All this did not entirely work for me, so I turned to the tasting, where tawny brown flavours mixed themselves up in abundant profusion.  The palate was not sweet or clear, so much, but like having a dessert meal of dates, nuts, nougat, and a strong latte doing a tango with a weak mocha.  The moscatel wine finish was problematic because here it become much more assertive, and provided a sweet red-grape and floral background that contradicted, rather than supported, the softer muskier flavours which had come before.  And as before, separating out the Barbados component from the Brazilian one ended up being an exercise in frustration, so I gave up and concentrated on the finish. This was relatively tame, medium long, mostly latte, breakfast spices, ginger, some pears, nothing really special.

When I asked why such an odd blend, Joshua Singh of 1423 remarked that they had such success with a Calvados aged rum in a previous advent calendar, that they thought they would try expanding the concept, and more were likely coming in the years ahead. Clearly 1423 were after a more adventurous taste-profile, and wanted to push things, go in interesting directions. Well…“interesting” this certainly was.  “Successful”, not so much, unfortunately. But for a company that has bottled as many good rums as they have, I think it might be worth following them down a dead-end rabbit hole once or twice, for the destination at least, if not the journey.

(#720)(79/100)

Apr 162020
 

Photo (c) Henrik Kristoffersen, RunCorner.dk

1974 was clearly a good year for barrel selection by the Scottish whisky maker Gordon & MacPhail.  So good in fact that they were able to release several exceptional rums from that year – one was in 1999, the near spectacular 25 year old, which my Danish friends kicked themselves for missing when it came up for a tasting one year in Berlin. They got their own back at me by locating this slightly older version that was laid to sleep in the same year, emerged 29 years later (in 2003), and which is also a quietly amazing aged Demerara rum — every bit as good as its predecessor.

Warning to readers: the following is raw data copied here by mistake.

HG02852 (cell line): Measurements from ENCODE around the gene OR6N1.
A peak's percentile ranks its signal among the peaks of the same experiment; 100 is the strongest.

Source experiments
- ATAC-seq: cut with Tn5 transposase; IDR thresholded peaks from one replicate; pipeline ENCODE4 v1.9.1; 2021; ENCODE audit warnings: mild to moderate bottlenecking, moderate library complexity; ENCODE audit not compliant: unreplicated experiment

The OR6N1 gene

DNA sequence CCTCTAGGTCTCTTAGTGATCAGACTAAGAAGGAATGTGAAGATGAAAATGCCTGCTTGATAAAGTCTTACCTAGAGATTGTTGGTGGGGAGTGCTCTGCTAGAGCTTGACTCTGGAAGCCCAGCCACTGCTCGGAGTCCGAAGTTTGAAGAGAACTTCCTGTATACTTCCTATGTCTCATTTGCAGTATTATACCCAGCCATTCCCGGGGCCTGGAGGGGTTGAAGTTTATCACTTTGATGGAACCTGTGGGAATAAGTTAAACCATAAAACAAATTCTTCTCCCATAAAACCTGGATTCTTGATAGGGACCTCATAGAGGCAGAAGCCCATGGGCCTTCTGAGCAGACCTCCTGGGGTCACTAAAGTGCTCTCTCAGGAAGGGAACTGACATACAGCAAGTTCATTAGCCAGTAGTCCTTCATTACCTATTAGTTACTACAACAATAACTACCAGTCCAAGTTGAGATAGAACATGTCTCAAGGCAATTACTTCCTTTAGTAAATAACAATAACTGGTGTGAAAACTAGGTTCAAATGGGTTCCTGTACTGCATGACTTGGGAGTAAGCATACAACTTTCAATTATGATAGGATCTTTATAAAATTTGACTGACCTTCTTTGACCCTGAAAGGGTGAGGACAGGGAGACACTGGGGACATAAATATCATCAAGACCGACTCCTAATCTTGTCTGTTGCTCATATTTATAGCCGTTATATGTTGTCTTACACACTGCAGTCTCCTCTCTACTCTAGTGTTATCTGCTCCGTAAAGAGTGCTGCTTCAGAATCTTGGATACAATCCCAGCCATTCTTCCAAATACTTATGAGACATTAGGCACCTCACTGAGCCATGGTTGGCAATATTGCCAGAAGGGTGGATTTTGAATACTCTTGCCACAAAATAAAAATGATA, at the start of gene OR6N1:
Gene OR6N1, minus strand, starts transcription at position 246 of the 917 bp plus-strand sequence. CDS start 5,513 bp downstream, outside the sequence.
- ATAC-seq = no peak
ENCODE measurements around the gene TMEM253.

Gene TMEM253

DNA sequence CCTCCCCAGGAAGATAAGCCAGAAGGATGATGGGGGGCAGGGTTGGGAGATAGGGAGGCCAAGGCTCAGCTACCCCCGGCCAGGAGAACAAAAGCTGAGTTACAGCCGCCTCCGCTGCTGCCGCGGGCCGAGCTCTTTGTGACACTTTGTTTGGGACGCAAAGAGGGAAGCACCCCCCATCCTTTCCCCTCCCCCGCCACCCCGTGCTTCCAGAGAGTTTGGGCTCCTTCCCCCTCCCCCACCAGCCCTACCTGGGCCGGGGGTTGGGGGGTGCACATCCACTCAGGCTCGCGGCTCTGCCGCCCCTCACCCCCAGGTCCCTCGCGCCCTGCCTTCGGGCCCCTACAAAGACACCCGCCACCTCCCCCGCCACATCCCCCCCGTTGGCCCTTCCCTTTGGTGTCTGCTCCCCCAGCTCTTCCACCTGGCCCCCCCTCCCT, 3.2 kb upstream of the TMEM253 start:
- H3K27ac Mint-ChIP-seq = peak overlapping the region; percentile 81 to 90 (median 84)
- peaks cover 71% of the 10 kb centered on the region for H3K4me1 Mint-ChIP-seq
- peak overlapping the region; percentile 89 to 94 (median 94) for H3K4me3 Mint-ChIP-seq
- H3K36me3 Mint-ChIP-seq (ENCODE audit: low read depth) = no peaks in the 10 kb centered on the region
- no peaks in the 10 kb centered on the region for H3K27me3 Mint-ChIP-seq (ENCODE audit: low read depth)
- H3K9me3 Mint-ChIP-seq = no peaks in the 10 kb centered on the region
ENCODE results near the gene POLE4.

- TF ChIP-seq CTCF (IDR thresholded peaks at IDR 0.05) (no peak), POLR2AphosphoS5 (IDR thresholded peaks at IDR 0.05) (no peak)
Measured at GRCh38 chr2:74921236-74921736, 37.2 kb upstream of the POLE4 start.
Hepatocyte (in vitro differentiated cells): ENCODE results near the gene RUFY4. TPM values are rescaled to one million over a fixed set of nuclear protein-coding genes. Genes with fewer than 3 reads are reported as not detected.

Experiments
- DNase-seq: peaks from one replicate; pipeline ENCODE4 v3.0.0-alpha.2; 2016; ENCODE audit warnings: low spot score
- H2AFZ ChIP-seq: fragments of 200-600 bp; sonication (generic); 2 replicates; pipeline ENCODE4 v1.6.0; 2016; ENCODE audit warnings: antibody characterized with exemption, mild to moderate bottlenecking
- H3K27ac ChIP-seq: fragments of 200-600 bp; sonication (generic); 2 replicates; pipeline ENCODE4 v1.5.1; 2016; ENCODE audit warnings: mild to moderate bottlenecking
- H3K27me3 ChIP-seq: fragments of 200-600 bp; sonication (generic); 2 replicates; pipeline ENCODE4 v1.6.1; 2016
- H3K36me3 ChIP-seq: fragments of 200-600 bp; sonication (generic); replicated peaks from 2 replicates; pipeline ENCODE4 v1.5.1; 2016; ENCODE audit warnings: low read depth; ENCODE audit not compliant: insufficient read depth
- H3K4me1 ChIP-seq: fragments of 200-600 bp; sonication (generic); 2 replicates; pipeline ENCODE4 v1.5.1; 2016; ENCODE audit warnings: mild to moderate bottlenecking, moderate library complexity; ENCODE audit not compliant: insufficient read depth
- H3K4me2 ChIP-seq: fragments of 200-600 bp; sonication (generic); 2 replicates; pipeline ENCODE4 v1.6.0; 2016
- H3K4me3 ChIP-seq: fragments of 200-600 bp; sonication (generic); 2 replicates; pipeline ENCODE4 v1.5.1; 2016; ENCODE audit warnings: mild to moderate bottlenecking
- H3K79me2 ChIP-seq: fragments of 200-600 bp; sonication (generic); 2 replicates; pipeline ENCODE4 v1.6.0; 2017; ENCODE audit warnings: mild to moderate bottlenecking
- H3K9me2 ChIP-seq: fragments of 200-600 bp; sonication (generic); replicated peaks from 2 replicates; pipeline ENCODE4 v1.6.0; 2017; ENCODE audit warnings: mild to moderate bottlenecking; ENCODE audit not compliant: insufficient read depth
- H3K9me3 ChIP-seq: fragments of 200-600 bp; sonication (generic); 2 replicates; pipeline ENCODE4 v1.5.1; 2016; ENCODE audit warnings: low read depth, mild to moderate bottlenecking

It’s too bad we don’t know enough about it.  Oh, there’s all the usual labelling information that would have been satisfactory a short time back: 50% ABV, distilled in 1974, bottled in 2003 from two casks (#102 and #103), and that’s certainly better than what I grew up having to be satisfied with back in the day.  But we’re greedy wretches, us rum writers, and now I want to know where it slumbered and which still it came from, what the total bottle-outturn was, and how much time it spent ageing where. That I don’t have such info is something of a minor irritant, but we forge ahead with what we have.

Where the still is concerned, we can certainly guess from the profile.  I mean, just nose the thing – heaven. Deep, fruity, wooden-still action all the way. Anise, blackberries, oak, ripe tart apples and overripe cherries, apricots and prunes.  This is followed by molasses, dust, hay, well-polished leather upholstery, aromatic tobacco…and coffee grounds, lots of ‘em. An excellent nose, very rich, very pungent, very dark.